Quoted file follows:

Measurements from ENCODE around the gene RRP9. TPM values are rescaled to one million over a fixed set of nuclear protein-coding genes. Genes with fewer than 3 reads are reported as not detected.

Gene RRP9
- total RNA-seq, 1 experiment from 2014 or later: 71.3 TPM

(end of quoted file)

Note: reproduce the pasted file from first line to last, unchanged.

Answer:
Measurements from ENCODE around the gene RRP9. TPM values are rescaled to one million over a fixed set of nuclear protein-coding genes. Genes with fewer than 3 reads are reported as not detected.

Gene RRP9
- total RNA-seq, 1 experiment from 2014 or later: 71.3 TPM